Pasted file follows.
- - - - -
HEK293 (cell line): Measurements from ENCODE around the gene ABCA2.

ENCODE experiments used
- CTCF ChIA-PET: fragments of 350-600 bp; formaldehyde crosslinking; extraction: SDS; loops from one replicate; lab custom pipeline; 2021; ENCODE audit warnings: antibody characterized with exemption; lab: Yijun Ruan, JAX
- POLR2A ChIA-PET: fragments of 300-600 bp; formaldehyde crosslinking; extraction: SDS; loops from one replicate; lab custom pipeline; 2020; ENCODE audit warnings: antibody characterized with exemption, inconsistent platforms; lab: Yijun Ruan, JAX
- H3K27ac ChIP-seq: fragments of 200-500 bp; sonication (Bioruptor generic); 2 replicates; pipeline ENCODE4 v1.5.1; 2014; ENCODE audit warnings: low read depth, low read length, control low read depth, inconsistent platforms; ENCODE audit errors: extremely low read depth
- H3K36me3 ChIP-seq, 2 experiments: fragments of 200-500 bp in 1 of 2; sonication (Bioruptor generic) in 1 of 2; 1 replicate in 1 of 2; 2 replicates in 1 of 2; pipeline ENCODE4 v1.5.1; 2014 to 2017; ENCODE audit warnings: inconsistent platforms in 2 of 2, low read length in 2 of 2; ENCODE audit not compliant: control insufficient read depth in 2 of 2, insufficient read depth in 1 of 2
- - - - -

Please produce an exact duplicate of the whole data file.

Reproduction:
HEK293 (cell line): Measurements from ENCODE around the gene ABCA2.

ENCODE experiments used
- CTCF ChIA-PET: fragments of 350-600 bp; formaldehyde crosslinking; extraction: SDS; loops from one replicate; lab custom pipeline; 2021; ENCODE audit warnings: antibody characterized with exemption; lab: Yijun Ruan, JAX
- POLR2A ChIA-PET: fragments of 300-600 bp; formaldehyde crosslinking; extraction: SDS; loops from one replicate; lab custom pipeline; 2020; ENCODE audit warnings: antibody characterized with exemption, inconsistent platforms; lab: Yijun Ruan, JAX
- H3K27ac ChIP-seq: fragments of 200-500 bp; sonication (Bioruptor generic); 2 replicates; pipeline ENCODE4 v1.5.1; 2014; ENCODE audit warnings: low read depth, low read length, control low read depth, inconsistent platforms; ENCODE audit errors: extremely low read depth
- H3K36me3 ChIP-seq, 2 experiments: fragments of 200-500 bp in 1 of 2; sonication (Bioruptor generic) in 1 of 2; 1 replicate in 1 of 2; 2 replicates in 1 of 2; pipeline ENCODE4 v1.5.1; 2014 to 2017; ENCODE audit warnings: inconsistent platforms in 2 of 2, low read length in 2 of 2; ENCODE audit not compliant: control insufficient read depth in 2 of 2, insufficient read depth in 1 of 2